A couple of months ago I spent several days test driving about every four-wheel-drive sports utility vehicle on the market.

I figured that once I drove them all I would become an expert on that type of vehicle. My hope was to buy the one that I determined to be the best built for the best price.I soon found out that it didn't matter which one was the best buy, because I couldn't afford any of them. I narrowly avoided becoming a member of the overpopulated "I can't afford it but I have to have it" club.

But during my brief test-driving crusade, I learned several things about the car business, mainly because two car-consumer-expert friends got ahold of me before I made some car salesman's day.

I learned that buying a car is a mean and nasty game and requires certain knowledge and skills. A person must become an expert in the field of car buying in order to keep from driving off some car lot with "I've been taken to the cleaners" stamped on his forehead.

I learned that buying a car is not like picking something out at the grocery store. The prices marked on cars are just there to tell you "if you're an idiot this is what you'll pay."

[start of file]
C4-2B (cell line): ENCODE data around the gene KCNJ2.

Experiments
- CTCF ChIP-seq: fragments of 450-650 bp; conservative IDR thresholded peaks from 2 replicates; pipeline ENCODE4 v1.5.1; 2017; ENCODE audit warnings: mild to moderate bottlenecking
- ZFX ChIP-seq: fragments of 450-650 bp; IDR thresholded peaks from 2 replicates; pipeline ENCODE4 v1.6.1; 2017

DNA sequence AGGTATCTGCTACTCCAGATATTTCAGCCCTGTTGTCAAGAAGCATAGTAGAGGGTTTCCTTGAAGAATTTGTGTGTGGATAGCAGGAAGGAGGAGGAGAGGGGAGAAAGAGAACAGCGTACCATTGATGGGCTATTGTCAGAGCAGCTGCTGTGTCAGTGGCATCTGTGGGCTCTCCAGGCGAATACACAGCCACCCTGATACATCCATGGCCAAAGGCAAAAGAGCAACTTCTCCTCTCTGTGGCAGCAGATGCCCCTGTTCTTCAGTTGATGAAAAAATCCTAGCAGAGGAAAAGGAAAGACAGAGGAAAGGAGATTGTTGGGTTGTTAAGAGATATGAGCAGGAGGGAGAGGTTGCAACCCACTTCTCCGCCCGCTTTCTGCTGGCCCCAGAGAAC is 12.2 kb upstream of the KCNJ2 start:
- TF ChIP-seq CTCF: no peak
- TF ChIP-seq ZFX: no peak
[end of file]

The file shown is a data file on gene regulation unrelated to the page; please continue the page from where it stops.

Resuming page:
I learned that salesmen have more flexibility on the price of a car than most people think. Even though I didn't buy a car, almost every salesman I talked to was willing to take more than $1,000 off the sticker price.

I learned that cars are not cheaper in Salt Lake City than they are in Provo or Orem. In fact, in most cases they cost more. In some cases, however, Salt Lake car lots have a better selection.

I learned that car prices advertised in newspapers are usually for cars that have only a dashboard, seats and wheels.

But most important, I learned that when I do decide to buy a car there are a lot of resources locally to help me become a more educated car buyer. Both the Provo and Orem city libraries have sections on car buying. The sections contain books and magazines that rate cars, list wholesale prices and describe the proper way to deal with salesmen.

Also, the continuing education department at Utah Valley Community College offers a one-day course on car-buying strategies. By taking this course a person will learn what it takes to get a good deal on a car.

Car dealers place inflated sticker prices on cars because they know that out there somewhere is somebody who will pay that much.

"The majority of people are uneducated in how to buy a car. As a result, most people pay too much for their cars," said Allen Johns, teacher of the UVCC course.

If we would all become better educated in car-buying strategies, the present-day philosophy used by car dealers would have to cease. Dealers would have to drop their weapons and price their cars like grocers price bread. We'll just pick one out and drive it through the check-out stand, and the salesman will kindly ask, "Will that be all today?"